Exacerbating these pressures is the real and unavoidable 2025 deadline for sustainable packaging. Although market challenges, such as cost of living increases and supply-chain shortages, will wreak havoc for organizations, nearly 70% of consumers are willing to pay more for products with sustainable packaging. This will require business leaders to rethink operations and timeframes, including the use of sustainable materials. Technology will reduce long manufacturing development lifecycles and waste in label and artwork management by easily allowing adaptability to fit new packaging sizes and types.
More organizations will realize the true power of data when analyzed and used at scale. Despite investment of trillions of dollars by U.S. companies into data analytics integration at scale, up to now only 8% of organizations are capturing real value. From a labeling and artwork management perspective, effectively harnessing data can unlock a whole host of opportunities and help prepare for changes in regulations, product updates, and reaction in the event of product recalls.
In the artwork and labeling space, being able to react to changing market conditions will be pivotal to staying compliant. As a result, operational companies must invest in a data-heavy system, capable of quickly examining, storing, and printing mass amounts of data. Consider the move to sustainable packaging, in which companies will need to alter recycling symbols for each product based on the material type, regional recycling regulations, and storage and recycling instructions for every region and every language.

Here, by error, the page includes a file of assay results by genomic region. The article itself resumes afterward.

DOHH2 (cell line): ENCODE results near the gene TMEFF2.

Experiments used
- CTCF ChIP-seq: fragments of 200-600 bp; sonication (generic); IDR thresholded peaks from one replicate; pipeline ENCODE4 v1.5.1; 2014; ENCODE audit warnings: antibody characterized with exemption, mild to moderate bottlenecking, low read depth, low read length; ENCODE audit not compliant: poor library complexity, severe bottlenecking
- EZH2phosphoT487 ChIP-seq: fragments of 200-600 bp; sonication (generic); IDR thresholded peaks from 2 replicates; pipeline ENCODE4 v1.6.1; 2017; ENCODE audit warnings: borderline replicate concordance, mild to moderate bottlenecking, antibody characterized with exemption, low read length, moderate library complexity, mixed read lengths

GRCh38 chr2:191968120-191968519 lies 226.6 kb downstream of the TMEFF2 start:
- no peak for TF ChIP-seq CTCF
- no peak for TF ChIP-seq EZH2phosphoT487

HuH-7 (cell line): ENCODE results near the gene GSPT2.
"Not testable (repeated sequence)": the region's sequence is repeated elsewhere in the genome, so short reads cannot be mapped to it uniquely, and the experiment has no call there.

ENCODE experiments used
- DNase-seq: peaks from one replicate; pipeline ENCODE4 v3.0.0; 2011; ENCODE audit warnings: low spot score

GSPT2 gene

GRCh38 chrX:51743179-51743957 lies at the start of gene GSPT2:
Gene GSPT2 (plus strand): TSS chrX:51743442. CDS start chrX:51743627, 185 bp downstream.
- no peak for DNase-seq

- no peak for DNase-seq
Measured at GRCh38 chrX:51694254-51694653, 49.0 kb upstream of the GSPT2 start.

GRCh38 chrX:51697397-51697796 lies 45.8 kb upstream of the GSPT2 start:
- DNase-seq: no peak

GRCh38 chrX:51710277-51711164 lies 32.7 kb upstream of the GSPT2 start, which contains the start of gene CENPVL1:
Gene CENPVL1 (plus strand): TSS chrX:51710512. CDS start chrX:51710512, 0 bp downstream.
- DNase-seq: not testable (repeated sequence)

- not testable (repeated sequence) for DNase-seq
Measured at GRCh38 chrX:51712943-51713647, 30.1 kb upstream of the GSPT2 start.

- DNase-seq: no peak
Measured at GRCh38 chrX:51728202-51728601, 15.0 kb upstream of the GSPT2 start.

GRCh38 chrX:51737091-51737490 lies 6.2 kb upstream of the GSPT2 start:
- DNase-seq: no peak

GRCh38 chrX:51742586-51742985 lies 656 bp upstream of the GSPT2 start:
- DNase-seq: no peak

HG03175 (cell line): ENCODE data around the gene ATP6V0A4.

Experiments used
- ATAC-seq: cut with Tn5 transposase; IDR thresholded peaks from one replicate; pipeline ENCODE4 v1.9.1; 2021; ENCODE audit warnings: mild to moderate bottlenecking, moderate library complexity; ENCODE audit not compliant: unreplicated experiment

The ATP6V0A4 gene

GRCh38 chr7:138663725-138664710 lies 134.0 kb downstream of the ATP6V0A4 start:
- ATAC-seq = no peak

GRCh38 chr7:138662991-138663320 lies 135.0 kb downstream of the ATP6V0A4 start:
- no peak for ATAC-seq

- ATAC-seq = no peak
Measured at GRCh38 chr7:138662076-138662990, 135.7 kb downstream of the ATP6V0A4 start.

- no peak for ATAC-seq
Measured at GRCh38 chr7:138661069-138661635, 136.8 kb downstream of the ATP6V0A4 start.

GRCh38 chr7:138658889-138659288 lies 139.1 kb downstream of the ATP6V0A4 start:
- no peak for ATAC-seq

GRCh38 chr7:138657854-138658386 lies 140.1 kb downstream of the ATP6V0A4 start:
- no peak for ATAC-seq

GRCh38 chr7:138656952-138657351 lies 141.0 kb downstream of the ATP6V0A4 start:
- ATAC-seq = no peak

Analyzing data at scale and implementing cross-organizational change across thousands of product lines will be a long, arduous, and error-prone task with a manual or paper system. It is simply impossible now to adapt to change and to grow without the help of technology.
Whether it is the rise of the industrial metaverse, preparing for upcoming regulations, tightening cybersecurity defenses, or increasing focus on ESG, manufacturers will experience an additional reliance on digital LAM solutions to ensure product packaging and labeling keeps pace with these developments. For all manufacturers, particularly businesses in regulated industries, the label may be the last part of the production cycle, but it will be one of first parts to cause regulatory issues and affect consumer safety. EP
Bob Tilling is Vice President of Global Sales, at Kallik LLC, Birmingham, UK. Kallik is an enterprise labeling and artwork management software company that produces Veraciti, a full end-to-end software system covering the entire labeling lifecycle of highly regulated industries. Learn more at kallik.com.